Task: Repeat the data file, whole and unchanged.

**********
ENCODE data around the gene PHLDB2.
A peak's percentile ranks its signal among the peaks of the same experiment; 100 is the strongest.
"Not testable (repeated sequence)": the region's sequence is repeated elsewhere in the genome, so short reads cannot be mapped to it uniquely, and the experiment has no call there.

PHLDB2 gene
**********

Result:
ENCODE data around the gene PHLDB2.
A peak's percentile ranks its signal among the peaks of the same experiment; 100 is the strongest.
"Not testable (repeated sequence)": the region's sequence is repeated elsewhere in the genome, so short reads cannot be mapped to it uniquely, and the experiment has no call there.

PHLDB2 gene